Irrespective of the actual usefulness of people who have studied philosophy in depth – that is, people who can understand what constitutes sound reasoning or evaluate the responsibilities of individuals and societies – there is nothing that prohibits a philosophy major from being able to learn anything else. It is not like Engineering, where a student’s schooling is so narrow that s/he is unsuited for any different field. An English, history, or economics major, though, can use the skills learned in pursuit of those subjects to acquire other skills, and s/he can be that much better at them for having studied his/her initial subject.
It was bad enough when most college students were put into programs that do not require them to study the intellectual basics with any significant depth. It was bad enough when Michigan State University eliminated its major in Classics (yet it does provide a course called “Surviving the Coming Zombie Apocalypse”). Now things have taken an even worse turn.
The State of Wisconsin used to have a university system that was the envy of other States. The “Wisconsin Idea,” articulated in 1905, identified the purpose of the State university system with benefitting the lives of everyone (“to seek the truth [and] to improve the human condition”). A few years ago, Governor Scott Walker tried to sneak into a budget bill a reassignment of this purpose. Walker wanted to redefine the purpose of higher education as “to meet the State’s workforce needs.” His attempt was discovered and shot down by the legislature, but not his notion that education is the creation of workers with the specific technological skills that employers say they are seeking. That lived on.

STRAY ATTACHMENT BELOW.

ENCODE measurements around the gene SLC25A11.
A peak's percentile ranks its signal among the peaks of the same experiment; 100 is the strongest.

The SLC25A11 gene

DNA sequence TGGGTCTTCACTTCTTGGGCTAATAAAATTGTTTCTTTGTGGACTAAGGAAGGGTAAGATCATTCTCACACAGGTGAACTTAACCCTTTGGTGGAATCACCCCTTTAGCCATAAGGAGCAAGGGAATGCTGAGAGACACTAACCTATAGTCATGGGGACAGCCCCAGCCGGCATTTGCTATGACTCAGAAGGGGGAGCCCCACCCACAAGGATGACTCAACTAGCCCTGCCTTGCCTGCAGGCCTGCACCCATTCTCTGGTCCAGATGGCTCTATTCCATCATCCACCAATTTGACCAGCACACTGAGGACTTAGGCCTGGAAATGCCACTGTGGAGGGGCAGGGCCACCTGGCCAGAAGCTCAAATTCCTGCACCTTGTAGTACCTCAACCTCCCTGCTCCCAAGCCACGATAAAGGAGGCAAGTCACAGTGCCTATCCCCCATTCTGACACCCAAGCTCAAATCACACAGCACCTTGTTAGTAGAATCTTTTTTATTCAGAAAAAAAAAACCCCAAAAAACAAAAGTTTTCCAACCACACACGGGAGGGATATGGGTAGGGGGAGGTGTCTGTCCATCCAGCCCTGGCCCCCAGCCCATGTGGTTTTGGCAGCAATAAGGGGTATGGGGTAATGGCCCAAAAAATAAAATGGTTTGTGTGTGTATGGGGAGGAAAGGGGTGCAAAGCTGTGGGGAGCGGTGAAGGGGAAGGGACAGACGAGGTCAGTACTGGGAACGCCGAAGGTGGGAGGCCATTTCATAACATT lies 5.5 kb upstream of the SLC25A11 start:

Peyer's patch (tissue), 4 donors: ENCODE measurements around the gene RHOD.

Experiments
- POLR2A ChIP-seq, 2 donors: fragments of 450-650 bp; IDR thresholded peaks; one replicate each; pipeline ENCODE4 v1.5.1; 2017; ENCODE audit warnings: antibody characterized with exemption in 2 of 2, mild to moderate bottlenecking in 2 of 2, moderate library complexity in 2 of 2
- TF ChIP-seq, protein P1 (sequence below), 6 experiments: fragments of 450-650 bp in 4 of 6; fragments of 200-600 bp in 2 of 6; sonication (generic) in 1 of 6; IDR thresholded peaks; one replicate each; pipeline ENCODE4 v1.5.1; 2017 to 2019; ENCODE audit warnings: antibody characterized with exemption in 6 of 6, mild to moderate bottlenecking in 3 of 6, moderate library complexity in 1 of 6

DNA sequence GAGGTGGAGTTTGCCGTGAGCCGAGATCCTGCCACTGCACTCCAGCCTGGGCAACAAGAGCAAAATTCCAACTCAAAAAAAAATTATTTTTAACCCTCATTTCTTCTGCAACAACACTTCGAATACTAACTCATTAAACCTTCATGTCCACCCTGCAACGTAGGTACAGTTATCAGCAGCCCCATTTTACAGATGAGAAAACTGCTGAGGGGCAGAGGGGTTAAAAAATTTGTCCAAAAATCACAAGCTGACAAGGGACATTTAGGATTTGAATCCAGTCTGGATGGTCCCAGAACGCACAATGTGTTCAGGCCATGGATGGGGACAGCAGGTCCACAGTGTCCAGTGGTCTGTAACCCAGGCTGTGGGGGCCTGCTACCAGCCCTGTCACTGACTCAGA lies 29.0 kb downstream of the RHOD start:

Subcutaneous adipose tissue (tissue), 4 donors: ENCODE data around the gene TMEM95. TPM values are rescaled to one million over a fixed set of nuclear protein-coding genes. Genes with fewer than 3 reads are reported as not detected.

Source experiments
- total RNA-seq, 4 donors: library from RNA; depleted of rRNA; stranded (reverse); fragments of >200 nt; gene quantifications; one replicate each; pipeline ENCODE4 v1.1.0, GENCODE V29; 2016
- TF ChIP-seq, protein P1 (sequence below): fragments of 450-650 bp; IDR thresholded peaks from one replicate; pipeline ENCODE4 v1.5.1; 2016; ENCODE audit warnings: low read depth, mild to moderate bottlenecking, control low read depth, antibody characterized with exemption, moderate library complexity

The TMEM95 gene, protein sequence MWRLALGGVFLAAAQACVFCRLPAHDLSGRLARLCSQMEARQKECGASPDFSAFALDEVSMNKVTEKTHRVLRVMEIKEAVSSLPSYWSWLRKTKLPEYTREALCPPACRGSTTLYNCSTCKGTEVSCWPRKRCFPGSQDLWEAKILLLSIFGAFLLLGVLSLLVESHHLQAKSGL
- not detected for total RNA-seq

On March 5, 2018, the University of Wisconsin-Stevens Point announced a plan to eliminate majors in English, History, Political Science, Philosophy, Spanish, German, French, Sociology, Geography, Geoscience, Art, American Studies, and Music Literature, while adding or expanding more skill-based technical majors such as Marketing, Aquaponics, and Conservation Law Enforcement. Students in the liberal arts were naturally upset, but it is hard to generate public support for fields that have always had to justify their utility, are ridiculed by the technology apologists as “Arts and Crafts” or “Hearts and Flowers,” and are perceived as having no direct link to jobs other than teaching.
Aha. There’s the really bad part. The liberal arts are perceived not to have a direct link to jobs other than teaching. One might say that it is not a tragic loss to education or society if students not planning to teach have to major in something “useful.” Even if they are no longer getting degrees in English or History or Classics, they can still study them. They can still learn from them.
Or can they? Wisconsin-Stevens Point has fired the first salvo in what promises to end in all-out war on the “useless, unmarketable,” liberal arts. Surely, there will be many more colleges and universities following that path. Not enough students are majoring in those subjects, so in this “run-it-like-a-business” atmosphere it will be an economic burden on the universities to continue them. But if you can’t get a degree in a subject, you can’t teach it. Thus the current generation of students in the humanities and social sciences may be the last ever to teach them at the university level. And when they are gone, higher education will be gone. It will be merely higher training.